The three days of rain which flooded Belize City earlier this month provided a foretaste of what is to come if global warming continues to contribute to rising sea levels.
Belize City is not below sea level, but when the ocean tide is high, it raises the level of the river which in turn raises the level of water in our drainage canals. When this happens run-off water from the rain has no place to go, so it accumulates on our streets.
As soon as the ocean tide goes down and the canal drainage network snaps back into action, the drains take over and do their work, and the water accumulated on the streets can run off quickly.
The problem is one which many coastal cities and towns have to confront. It is not one which we can solve by building better drains. The Belize River/Haulover Creek which is our friend and comfort during much of the year, becomes our challenge when we have the combination of heavy rains and high tide.
This is something we have to consider when we make our plans to expand the City or think of new housing areas to take care of the City’s bulging poulation. It is a serious problem because we don’t have any readily available land for expansion. Our city is surrounded by water on three sides, and any effort to find more land for housing will be a challenge.
In recent years satellite villages like Ladyville, Lord’s Bank, and Bellama, Hattieville, the Community at Mile 8, Bella Vista, Los Lagos, Maxborough and even Mahogany Heights have absorbed much of the Belize City spill-over. Yet the population crush continues – mostly among the poor.
As a result slum communities like Gungaloon and Kruhman Lagoon have sprung up with hundreds of ramshackle shelters where people live in great poverty, in unsafe and unhealthy communities.
Clearly our government needs to allocate more resources to housing, especially low cost housing, but the bigger challenge will be to find dry land for growth. Further investments in housing will bring big benefits in education. Children living under slum conditions cannot study and do well in school. There will also be benefits in community health and in fewer social problems such as gang violence.
Other crowded cities have solved this space problem by building upward instead of outward, and eventually this is what Belize City will have to do. But for now there is still some land in the outskirts of Belize City which we can put to use. The challenge is for us to find out where the land is. Once we have identified the land we can set our engineers and planners to work to decide on how to proceed.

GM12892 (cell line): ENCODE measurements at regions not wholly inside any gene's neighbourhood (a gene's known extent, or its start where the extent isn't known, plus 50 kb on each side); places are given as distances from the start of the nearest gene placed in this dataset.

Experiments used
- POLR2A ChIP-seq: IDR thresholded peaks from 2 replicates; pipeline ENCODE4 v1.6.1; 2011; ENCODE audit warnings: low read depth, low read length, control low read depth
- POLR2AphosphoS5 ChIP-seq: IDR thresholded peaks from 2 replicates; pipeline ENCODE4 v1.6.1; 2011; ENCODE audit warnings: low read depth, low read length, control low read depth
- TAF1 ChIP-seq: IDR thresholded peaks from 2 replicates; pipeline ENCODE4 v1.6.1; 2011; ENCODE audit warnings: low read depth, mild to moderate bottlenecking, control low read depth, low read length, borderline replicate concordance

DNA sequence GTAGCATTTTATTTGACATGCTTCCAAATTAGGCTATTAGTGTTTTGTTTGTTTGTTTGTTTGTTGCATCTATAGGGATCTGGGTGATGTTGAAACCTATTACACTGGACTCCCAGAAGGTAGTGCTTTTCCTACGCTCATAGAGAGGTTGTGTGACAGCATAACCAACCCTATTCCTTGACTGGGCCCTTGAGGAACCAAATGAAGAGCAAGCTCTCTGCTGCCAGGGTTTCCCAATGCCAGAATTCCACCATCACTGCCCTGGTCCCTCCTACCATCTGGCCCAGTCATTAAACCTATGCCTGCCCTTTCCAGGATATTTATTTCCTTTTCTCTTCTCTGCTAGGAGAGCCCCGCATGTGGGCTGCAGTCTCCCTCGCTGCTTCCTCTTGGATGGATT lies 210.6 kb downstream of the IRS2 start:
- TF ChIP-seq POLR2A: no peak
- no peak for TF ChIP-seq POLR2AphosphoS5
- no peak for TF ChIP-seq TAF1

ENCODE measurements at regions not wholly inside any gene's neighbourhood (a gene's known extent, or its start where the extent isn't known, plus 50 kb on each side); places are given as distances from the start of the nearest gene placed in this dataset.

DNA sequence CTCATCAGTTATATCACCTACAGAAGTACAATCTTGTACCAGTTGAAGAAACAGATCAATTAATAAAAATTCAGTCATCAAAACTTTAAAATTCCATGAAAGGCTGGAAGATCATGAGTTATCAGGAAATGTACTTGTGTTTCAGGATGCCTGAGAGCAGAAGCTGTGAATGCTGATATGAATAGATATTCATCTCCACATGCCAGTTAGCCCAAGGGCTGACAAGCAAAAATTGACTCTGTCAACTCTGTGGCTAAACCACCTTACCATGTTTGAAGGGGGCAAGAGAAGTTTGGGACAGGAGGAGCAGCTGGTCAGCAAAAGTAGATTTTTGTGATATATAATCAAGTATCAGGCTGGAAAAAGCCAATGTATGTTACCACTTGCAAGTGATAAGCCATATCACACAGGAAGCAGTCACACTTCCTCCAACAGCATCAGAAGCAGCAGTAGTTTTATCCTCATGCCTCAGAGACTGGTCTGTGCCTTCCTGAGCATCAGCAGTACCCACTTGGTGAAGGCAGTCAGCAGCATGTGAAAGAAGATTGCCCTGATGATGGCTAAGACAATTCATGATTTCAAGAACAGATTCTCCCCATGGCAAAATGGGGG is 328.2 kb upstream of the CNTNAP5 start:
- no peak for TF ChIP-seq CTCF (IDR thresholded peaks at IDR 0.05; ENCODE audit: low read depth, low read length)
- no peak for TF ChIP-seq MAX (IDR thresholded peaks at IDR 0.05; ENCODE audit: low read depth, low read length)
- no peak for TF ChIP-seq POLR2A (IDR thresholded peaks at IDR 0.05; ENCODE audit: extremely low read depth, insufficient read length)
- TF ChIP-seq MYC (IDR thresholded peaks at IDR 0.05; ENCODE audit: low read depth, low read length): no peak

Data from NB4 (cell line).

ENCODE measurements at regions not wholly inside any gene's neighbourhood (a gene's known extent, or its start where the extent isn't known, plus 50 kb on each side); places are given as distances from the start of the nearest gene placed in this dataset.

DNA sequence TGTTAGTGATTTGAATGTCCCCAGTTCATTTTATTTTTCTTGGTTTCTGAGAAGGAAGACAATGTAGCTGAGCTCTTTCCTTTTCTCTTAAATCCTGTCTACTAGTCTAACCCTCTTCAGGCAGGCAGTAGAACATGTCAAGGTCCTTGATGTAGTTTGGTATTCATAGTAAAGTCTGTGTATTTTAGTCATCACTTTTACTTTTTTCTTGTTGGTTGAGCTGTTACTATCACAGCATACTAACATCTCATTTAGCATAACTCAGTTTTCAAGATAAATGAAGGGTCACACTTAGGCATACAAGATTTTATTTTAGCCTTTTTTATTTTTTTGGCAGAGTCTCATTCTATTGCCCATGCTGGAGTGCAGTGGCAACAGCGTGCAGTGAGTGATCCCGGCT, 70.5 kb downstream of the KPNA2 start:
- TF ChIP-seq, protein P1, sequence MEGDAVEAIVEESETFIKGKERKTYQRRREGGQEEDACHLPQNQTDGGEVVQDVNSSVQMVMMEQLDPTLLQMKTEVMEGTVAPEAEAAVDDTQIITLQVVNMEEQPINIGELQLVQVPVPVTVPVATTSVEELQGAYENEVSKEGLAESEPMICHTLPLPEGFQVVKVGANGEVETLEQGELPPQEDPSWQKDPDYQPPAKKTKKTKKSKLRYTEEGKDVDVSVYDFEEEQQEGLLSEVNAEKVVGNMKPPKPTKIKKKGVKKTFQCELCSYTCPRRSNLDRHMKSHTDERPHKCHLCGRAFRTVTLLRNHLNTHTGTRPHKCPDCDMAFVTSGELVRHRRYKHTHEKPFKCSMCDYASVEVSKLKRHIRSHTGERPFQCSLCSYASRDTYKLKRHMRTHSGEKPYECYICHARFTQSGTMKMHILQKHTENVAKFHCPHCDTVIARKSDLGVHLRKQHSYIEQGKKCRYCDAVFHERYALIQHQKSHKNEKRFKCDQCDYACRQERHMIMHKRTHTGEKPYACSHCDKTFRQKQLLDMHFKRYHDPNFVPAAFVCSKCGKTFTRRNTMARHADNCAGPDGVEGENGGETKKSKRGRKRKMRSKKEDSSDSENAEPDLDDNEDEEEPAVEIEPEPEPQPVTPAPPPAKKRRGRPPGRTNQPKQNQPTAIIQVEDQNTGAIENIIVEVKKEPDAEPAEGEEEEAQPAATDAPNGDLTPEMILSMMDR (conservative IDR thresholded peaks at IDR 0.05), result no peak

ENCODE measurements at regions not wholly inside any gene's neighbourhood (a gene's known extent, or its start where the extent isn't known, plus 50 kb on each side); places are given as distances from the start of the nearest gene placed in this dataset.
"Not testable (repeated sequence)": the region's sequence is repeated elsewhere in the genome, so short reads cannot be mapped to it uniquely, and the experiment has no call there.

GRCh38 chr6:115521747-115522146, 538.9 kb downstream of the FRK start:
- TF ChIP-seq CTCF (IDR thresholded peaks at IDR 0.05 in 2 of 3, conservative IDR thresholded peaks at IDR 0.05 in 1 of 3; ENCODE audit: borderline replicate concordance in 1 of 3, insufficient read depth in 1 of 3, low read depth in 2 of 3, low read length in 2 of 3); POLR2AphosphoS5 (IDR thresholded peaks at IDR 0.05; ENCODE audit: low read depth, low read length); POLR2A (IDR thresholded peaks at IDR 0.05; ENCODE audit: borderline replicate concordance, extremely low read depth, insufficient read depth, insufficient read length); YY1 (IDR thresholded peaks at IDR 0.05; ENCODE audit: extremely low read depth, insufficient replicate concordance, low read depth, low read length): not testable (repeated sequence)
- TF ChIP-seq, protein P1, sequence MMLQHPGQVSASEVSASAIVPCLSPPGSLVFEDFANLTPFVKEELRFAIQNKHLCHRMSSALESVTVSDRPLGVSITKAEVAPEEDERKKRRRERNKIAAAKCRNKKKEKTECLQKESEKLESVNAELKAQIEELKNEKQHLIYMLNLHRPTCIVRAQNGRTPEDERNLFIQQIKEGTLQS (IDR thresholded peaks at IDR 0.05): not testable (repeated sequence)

In Belize Habitat for Humanity has teamed up with the Rotary Club of Belize to produce low-cost housing for the poor, but they produce on average three of four houses a year. If they were to get government (PetroCaribe?) and community support, they could perhaps produce four low cost houses a month, which is more in line with Belize’s needs (48 a year).
This is something the next elected government of Belize needs to think about. But we will need a Minister of Housing who is willing to roll up his sleeves and get to work.
The exhilirating news that the Brits are coming back to Belize was received with great enthusiasm, following the Prime Minister’s surprise announcement that the British Army Training and Support Unit Belize (BATSUB), will be back in Belize.
We were unhappy to see them go in 2011, but now that they’re back Belizeans welcome them with open arms. It is expected that the deployment will reach 2,000 by the end of next year and can be renewed at the end of five years.
BATSUB has a dual mission in Belize. The troops will be here for jungle training and while employed in jungle training, will train Belize Defence Force soldiers.
Belize has some of the finest jungle terrain for military training, and as British Commander of Land Forces, Lieutenant General James Everhard pointed out, British and Belizean forces work well together.
But the arrangement is worth more than the sum of its parts. British Forces will be a significant deterrent to any Guatemalan notion of aggression, and Belize will be able, by virtue of improved logistics, to do a better job of patrolling our western and southern borders.
Prime Minister Dean Barrow pointed to economic advantages since some civilian jobs will be generated and the troops will be spending their private money besides. We might add, that our eligible Belizean girls will also welcome the prospect of new suitors.